PlateSpin Migrate 9 review

Novell released PlateSpin Migrate version 9 end of June 2010. This is the first version to support distributed switches available since the release of VMware  vSphere. Below are my experiences so far with this new version.

The release notes can be found here

The upgrade from version Portability Suite 8.1.3 to version 9 went without any problem. The upgrade took around 30 minutes. Before performing the upgrade, I de-installed the Portability Suite Client as described in the Install Notes.

The client has some minor changes in the user interface. I noticed it is still not possible to run two instances of the client on the same server. A pity as this is very usefull during conversions when several staff members are performing conversions at the same time. The alternative is to install the client on a workstation or other server.

I noticed the default job values were reset. I prefered to have the display name of the virtual servers without the ‘_VM’  string attached by default by PlateSpin. After the upgrade the _VM suffix was back.

Also , Migrate 9 still creates at random choosen datastores a folder called Platespin. This folder holds several files used for the conversion process. One of the files is a floppy image.

PlateSpin Migrate immediately displayed the  portgroups which are created on distributed switches of ESX4 servers. I did not have to perform another inventory of the vCenter Server 4 nor the ESXi4 hosts even I discovered those using Migrate version 8.1.3. This is nice.

The conversion speed does not seem to have changed. We still see an average data transfer speed during P2V’s filebased transfer of 40 GB per hour.

Platespin Migrate is lacking an important feature if you decided to use thin provisioned disks. Platespin migrate 9 does not support thin provisioned disks. So if you want to convert your physical server to a virtual, Platespin will create thick provisioned disks. VMware Converter however is perfectly able to create thin thick during the P2V process.
To solve this using Platespin, after the P2V is done, you will need to storage migrate the discs to another datastore, and storage migrate back to the original datastore selecting thin provsioned discs. A time consuming process.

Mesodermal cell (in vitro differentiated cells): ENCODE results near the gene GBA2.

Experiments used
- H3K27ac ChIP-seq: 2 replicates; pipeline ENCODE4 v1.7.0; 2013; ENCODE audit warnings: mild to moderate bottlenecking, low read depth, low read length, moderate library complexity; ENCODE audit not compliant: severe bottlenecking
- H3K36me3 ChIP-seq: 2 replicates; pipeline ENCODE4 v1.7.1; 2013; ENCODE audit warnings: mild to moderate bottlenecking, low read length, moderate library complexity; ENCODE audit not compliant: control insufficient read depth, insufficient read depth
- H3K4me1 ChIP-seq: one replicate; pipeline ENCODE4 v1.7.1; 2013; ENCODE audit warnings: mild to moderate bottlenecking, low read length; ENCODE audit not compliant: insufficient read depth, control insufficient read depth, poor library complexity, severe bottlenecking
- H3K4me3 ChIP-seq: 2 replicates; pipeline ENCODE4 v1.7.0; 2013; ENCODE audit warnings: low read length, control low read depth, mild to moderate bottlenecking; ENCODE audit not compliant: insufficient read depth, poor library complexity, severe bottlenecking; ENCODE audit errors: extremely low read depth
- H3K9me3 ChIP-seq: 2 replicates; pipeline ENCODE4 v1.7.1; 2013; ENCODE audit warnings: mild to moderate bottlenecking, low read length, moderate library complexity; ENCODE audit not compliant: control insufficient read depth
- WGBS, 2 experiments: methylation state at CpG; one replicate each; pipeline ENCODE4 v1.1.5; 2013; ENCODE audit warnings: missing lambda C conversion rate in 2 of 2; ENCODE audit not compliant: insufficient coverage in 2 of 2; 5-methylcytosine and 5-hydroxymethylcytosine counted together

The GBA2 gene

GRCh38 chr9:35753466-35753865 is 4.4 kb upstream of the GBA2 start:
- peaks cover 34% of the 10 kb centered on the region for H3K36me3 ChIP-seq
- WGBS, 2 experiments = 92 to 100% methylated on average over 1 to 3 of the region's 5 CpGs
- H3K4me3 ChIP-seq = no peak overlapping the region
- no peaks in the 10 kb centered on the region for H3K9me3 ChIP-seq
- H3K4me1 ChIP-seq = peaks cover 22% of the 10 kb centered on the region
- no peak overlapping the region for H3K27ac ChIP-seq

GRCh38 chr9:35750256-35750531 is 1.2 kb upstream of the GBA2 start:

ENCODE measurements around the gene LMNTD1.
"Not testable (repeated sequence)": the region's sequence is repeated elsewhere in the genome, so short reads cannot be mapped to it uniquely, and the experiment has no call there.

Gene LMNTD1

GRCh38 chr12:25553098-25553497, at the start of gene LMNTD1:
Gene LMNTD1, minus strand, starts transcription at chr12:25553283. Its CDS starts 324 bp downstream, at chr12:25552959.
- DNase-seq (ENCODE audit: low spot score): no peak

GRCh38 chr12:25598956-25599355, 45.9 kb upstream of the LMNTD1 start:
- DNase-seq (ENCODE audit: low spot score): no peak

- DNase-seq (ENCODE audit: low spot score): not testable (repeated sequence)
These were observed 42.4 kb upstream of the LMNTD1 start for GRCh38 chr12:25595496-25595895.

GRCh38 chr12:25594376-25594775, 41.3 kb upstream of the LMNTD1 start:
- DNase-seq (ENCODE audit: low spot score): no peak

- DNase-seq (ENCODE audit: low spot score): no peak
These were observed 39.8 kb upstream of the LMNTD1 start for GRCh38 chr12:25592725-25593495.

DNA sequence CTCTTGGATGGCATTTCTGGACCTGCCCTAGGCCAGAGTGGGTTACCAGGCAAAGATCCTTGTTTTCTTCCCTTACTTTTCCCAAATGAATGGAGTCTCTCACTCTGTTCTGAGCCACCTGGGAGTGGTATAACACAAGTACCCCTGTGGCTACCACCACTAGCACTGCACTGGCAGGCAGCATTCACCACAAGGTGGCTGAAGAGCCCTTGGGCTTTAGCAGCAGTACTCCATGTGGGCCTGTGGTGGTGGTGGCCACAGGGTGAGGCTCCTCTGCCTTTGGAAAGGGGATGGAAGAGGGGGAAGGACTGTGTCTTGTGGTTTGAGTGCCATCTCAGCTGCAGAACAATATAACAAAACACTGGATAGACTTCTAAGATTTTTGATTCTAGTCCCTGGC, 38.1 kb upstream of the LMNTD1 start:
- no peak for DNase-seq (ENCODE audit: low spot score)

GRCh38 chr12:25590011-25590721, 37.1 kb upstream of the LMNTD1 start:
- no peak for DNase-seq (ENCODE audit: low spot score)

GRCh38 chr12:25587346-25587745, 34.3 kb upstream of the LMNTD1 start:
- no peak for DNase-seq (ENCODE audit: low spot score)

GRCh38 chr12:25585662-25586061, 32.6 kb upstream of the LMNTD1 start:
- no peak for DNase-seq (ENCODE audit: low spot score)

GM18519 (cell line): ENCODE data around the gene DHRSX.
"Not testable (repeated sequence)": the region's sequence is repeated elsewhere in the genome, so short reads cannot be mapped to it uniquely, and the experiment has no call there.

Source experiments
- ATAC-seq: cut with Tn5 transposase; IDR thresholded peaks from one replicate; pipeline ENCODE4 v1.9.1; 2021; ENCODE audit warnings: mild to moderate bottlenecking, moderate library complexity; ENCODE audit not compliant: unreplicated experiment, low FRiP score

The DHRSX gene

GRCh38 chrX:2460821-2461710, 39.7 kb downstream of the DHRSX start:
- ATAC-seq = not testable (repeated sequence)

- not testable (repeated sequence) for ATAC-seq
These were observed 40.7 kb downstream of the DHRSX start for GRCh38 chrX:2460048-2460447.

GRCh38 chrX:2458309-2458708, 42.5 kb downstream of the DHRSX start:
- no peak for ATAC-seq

Unfortunately, the ability to create thin provisioned discs is not on the roadmap for future releases at this moment. (september 2010).

We did a couple of P2V conversions of servers having a lot of data. Over 1.5 TB of data in many small files. Because the partitions of the physical server were too small, we needed to enlarge the target volume. This means instead of the faster blocklevel copy, we had to select the filebased transfer. We had several jobs that aborted or seem to hang at 1% copying files. This is an issue which is described in the knowledgbase of PlateSpin. Solution is to select the blocklevel copy.

Also we had an issue while performing a P2V conversion to either ESX4 or ESX4.1 hosts. We are using vCenter Server to discover hosts and virtual machines.

Platespin 9 is a must have if you are performing lots pf  X2X conversions to vSphere 4.x platforms and using distributed switches for your vm portgroups, when minimum downtime is a must. However, prepare for various issues which can be caused by a lot of things. PlateSpin is not an easy to use tool which guarantees succesfull conversions.

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About Marcel van den Berg
I am a technical consultant with a strong focus on server virtualization, desktop virtualization, cloud computing and business continuity/disaster recovery.

One Response to PlateSpin Migrate 9 review

  1. Pingback: PlateSpin Migrate 8 review « UP2V

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